App UX analytics: success relies on going beyond the numbers
Professionals from all mobile disciplines have pondered the need for a better way to get the most out of their app development efforts.
This applies to mobile product managers, UX and UI designers, app marketers, onboarding experts and conversion mavens of all colors and stripes.
Mobile professionals have relied on traditional mobile app analytics, which primarily focuses on key metrics, such as number of active users, drop-off rates, types of OS and devices being used as well as where geographically they are being used.
These analytics platforms, like the one Google Analytics provides, emphasize numbers instead of reasons for those metrics.
For example, you may identify that your app’s retention rate is low, but you will not be presented with the data that will allow you to understand why users aren’t coming back.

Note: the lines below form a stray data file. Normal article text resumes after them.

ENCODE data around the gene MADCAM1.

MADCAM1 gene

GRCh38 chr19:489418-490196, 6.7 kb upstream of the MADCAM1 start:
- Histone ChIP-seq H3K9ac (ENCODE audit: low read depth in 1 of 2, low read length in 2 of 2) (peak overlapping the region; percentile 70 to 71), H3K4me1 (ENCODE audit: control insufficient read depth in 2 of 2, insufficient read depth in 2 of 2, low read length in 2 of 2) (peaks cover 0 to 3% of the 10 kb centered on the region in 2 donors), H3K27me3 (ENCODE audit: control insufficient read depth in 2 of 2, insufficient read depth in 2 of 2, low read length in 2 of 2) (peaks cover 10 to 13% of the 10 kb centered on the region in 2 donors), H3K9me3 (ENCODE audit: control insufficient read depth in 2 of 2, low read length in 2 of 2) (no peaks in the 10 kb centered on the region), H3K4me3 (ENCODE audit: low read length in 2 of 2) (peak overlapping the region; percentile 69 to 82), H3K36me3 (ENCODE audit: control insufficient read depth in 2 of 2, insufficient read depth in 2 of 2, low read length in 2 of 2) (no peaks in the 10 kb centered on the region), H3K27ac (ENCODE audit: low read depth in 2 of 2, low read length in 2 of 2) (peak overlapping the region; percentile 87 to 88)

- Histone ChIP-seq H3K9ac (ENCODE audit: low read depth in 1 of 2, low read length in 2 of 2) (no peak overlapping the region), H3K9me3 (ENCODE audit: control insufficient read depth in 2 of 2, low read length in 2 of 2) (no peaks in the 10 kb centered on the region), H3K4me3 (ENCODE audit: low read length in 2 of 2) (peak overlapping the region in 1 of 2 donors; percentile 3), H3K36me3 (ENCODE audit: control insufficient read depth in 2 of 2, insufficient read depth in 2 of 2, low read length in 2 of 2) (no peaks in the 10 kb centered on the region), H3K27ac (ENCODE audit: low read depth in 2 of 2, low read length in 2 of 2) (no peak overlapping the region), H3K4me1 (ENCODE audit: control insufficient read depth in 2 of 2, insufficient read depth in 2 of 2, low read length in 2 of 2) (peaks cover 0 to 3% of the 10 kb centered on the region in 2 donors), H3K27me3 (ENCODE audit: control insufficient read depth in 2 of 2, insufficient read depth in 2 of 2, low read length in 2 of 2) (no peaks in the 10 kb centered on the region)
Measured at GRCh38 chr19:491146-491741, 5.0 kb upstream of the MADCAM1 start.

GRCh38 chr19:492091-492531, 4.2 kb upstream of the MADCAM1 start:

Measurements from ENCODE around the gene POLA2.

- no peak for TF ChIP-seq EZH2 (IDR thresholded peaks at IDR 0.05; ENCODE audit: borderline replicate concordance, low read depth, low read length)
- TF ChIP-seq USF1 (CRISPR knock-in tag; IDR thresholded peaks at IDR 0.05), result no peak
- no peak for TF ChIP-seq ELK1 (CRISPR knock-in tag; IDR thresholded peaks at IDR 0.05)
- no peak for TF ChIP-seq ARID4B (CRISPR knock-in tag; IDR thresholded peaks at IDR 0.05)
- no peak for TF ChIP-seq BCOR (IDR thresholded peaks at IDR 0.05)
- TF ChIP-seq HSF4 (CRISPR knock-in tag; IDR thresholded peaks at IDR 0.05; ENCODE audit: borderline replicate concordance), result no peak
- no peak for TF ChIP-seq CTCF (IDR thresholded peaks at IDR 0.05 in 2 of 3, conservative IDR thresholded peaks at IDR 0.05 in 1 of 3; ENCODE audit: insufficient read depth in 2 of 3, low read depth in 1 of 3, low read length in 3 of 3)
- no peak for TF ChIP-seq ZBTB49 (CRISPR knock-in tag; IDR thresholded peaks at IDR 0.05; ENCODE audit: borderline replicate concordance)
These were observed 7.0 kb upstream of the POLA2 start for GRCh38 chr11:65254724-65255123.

This is where app user experience analytics takes center stage with its own analytic bag of features which enables app makers to take a deep dive into the UX and understand the ‘why’ behind the numbers.
App UX analytics is most effective in giving app makers what they need in order to refine and optimize the UX, by allowing them to investigate user behavior.
By learning user behavior patterns, you understand why specific actions are performed by your users, making the app optimization process smoother.
The insights you gain enable you to deliver the best possible UX in your app that is critical for retaining users, increasing conversions and maximizing in-app monetization.
At the core of app UX analytics are features you can use to discover the answers you need when it comes to optimizing your app.
The two critical ones:
These allow you to see your app through your users’ eyes.
When you watch user recordings, you can discover exactly how users interact with your app, which problems users encounter and what makes them complete/incomplete important processes within the app.
Below is a sample of user recordings taken with app UX analytics.